Despite being legally blind, Isaiah Bingham, a teen from Delaware, never lets his sight impairment hold him back from reaching his goals and passions. Last summer, Isaiah and his parents signed him up for football, and although his parents were nervous, Isaiah persevered and became his football team’s captain. Not only is Isiah still playing football, but he also has started his own clothing line and is writing a book about his life. Read the full article in Scholastic News Edition 4, here.
Smart Stitches – Dasia Taylor, 17
In 2019 Dasia Taylor entered her school’s science fair and ended up inventing an award-winning scientific invention— stitches that change color when a wound is infected. Dasia was inspired when she read an article online about ‘smart’ sutures that used tiny sensors to monitor injuries. However, Dasia realized that those sutures were super expensive and unaffordable for most people in need around the world. That’s when she began brainstorming a more cost-effective version of stitches and after months of experimenting, she was able to create her own color-changing sutures. Since that day, Dasia has entered her invention in several science fairs, won multiple awards, and has now patented her invention! Read the full article in Science World, here.
An Invention Keeping Drivers Safe from Flash Floods – Laya and Kaavya Yalamanchili, Satvik Dasari
After hearing about a truck being swept away in a flood back in 2016, sisters Laya and Kaavya Yalamanchili, along with their friend Satvik Dasari, were motivated to develop a system to prevent tragedies such as that one from happening in their community. After conducting research about low-water crossings and a lot of hard work, the three of them created HydroAlert, an affordable system that automatically measures water levels and alerts drivers about floods ahead of time. Laya, Kaavya, and Satvik are all looking to expand the HydroAlert system into other counties and cities in Texas, hoping it can be used worldwide. Read the full article in Scope, here.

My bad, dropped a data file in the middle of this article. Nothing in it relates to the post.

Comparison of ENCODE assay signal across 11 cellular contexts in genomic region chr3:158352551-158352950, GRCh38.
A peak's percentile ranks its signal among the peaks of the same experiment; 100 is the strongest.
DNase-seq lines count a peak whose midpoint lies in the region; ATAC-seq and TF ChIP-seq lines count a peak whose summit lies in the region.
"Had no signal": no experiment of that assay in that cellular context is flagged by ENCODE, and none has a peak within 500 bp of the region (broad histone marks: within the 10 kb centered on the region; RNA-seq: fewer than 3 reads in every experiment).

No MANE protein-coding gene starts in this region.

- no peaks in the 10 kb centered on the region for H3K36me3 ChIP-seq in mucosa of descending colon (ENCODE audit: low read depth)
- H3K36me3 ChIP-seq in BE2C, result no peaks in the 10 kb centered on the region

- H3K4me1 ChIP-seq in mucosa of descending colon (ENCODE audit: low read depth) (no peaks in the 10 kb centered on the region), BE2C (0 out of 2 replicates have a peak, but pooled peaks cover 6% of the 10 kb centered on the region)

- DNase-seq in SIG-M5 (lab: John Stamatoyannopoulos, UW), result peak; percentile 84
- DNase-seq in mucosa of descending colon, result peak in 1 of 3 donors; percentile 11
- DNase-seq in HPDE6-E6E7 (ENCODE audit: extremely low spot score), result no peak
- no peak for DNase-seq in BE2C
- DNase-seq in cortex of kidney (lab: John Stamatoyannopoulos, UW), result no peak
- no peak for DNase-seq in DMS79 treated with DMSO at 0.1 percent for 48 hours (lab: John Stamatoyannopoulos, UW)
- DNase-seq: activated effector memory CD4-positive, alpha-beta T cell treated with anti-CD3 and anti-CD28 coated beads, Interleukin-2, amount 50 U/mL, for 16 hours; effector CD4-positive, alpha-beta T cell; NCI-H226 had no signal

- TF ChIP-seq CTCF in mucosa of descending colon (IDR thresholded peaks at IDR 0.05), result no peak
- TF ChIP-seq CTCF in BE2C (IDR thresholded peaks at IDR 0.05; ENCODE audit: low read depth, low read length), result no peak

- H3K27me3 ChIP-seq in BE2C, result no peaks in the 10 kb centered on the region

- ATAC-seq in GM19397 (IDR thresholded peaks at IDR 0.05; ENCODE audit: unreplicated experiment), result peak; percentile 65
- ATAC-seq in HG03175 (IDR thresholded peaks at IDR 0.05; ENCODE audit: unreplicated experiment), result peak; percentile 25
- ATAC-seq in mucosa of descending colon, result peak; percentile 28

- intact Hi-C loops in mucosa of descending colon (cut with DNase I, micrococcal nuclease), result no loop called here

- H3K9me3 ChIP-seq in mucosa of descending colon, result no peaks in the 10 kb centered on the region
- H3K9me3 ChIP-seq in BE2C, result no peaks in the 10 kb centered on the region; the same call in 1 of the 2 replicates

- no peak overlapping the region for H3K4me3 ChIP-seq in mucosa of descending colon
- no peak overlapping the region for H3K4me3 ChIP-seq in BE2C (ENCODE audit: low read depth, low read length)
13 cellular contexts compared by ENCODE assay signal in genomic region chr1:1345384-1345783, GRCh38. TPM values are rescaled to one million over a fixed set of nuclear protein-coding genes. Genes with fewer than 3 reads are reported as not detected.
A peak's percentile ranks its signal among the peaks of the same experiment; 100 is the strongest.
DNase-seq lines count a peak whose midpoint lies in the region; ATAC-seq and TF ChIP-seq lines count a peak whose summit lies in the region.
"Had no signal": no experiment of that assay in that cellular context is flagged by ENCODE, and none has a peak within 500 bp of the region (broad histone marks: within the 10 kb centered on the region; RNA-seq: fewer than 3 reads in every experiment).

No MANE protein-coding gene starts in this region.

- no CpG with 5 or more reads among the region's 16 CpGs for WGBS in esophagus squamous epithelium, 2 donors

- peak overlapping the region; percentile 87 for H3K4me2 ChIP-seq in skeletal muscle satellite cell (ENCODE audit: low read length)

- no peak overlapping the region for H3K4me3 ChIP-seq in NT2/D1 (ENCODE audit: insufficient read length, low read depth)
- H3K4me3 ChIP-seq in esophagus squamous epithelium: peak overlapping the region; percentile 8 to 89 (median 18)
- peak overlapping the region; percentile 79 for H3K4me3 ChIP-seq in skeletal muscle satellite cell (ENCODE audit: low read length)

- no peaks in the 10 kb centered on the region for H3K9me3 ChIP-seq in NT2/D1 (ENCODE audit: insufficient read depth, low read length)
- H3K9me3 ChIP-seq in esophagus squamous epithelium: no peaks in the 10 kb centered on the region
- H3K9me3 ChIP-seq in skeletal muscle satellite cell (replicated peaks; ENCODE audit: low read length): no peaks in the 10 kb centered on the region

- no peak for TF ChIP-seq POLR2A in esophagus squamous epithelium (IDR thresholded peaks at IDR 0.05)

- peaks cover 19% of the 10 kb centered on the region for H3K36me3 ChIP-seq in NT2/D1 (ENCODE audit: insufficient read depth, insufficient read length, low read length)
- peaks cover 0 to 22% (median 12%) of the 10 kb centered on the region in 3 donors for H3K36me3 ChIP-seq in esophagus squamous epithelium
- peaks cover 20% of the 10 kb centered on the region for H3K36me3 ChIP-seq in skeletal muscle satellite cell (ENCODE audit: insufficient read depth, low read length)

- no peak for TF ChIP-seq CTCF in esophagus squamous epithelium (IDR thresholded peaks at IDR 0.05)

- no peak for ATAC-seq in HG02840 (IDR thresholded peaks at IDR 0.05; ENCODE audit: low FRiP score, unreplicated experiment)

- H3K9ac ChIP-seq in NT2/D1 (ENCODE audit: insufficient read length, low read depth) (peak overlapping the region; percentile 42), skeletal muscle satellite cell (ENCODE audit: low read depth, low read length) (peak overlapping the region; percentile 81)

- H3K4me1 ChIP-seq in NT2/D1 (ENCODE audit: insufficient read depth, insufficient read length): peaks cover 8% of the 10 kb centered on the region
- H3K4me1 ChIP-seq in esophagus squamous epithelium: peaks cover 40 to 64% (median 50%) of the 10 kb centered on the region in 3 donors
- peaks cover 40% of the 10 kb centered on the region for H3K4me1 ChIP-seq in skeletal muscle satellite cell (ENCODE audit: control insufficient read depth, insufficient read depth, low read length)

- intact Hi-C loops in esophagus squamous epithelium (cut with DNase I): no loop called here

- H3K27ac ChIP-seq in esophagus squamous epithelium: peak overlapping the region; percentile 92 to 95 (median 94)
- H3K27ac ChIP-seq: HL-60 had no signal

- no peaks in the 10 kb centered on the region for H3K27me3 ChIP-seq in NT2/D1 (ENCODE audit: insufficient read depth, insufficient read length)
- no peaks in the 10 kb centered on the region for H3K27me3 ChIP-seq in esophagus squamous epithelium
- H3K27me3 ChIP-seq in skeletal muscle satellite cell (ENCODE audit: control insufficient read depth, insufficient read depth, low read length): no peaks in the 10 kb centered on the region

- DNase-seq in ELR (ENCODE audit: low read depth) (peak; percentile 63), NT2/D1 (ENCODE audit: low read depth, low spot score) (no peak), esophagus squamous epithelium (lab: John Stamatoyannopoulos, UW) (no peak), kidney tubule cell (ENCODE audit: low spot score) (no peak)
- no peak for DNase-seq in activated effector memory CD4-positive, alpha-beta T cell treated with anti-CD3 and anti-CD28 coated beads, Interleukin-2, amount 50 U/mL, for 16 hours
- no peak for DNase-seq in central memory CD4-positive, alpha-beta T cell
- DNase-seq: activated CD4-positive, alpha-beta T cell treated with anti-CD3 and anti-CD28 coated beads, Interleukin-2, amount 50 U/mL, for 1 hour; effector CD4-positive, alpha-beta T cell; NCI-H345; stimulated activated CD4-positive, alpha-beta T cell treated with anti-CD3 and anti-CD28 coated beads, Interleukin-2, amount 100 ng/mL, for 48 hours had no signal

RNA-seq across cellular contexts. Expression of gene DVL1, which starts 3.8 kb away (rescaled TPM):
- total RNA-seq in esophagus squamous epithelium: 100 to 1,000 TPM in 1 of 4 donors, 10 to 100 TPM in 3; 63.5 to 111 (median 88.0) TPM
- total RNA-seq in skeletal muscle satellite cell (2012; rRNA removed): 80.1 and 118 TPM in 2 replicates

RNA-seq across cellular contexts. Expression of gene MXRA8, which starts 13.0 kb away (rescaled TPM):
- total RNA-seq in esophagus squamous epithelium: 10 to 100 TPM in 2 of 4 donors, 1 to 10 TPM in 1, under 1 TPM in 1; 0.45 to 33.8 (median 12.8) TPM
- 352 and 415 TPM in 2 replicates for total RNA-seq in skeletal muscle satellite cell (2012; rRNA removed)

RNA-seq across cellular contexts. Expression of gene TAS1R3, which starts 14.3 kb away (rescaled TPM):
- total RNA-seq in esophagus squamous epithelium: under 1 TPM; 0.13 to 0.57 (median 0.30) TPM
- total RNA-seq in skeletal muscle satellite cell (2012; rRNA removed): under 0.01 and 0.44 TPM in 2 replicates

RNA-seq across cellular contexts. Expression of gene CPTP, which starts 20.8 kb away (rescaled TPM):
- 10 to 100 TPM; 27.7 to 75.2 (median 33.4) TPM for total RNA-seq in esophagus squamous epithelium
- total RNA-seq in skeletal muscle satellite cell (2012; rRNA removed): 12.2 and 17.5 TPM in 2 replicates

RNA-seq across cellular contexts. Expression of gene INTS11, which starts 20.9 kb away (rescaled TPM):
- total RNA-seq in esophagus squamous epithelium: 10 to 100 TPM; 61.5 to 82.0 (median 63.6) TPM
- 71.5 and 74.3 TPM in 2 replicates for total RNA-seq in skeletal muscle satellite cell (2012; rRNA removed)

You Are Enough – Sofia Sanchez, 12
Twelve-year-old model, actress, and author, Sofia Sanchez is dedicated to inspiring kids to be their authentic selves. Sofia, who has Down syndrome, has been an advocate for loving yourself and has used her platform to show kids it’s always OK to be yourself. In her new picture book, You Are Enough, she preaches her message that we should embrace being different, because being different is what ultimately makes you special! Read the full article in Storyworks, here.
More Than a Sport – Wesay Metoxen, 10
Wesay Metoxen has been playing lacrosse since he was a little kid. But for Wesay, lacrosse is much more than a sport—it’s a sacred tradition that has been in his family for centuries. Wesay is a part of the Oneida Nation of Wisconsin, his ancestors belonging to a group of Native American nations called the Haudenosaunee, who have been playing lacrosse for about 1,000 years! Not only is lacrosse Wesay’s passion, but it is also a way for him to stay connected to his family and his culture. Read the full story in Storyworks, here.
American’s Top Young Scientist – Anika Chebrolu, 15
When Anika Chebrolu was 14, she discovered a potential treatment for COVID-19. She had been initially researching influenza treatments, but when the pandemic hit she pivoted her research to the coronavirus. Last fall, she was able to find a particle that can stop the virus from infecting human cells. In light of her research efforts, Annika was awarded the 3M Young Scientist Challenge. As of now Annika is 15 and is now working to turn her discovery into an antiviral drug. Read the full story in Upfront, here.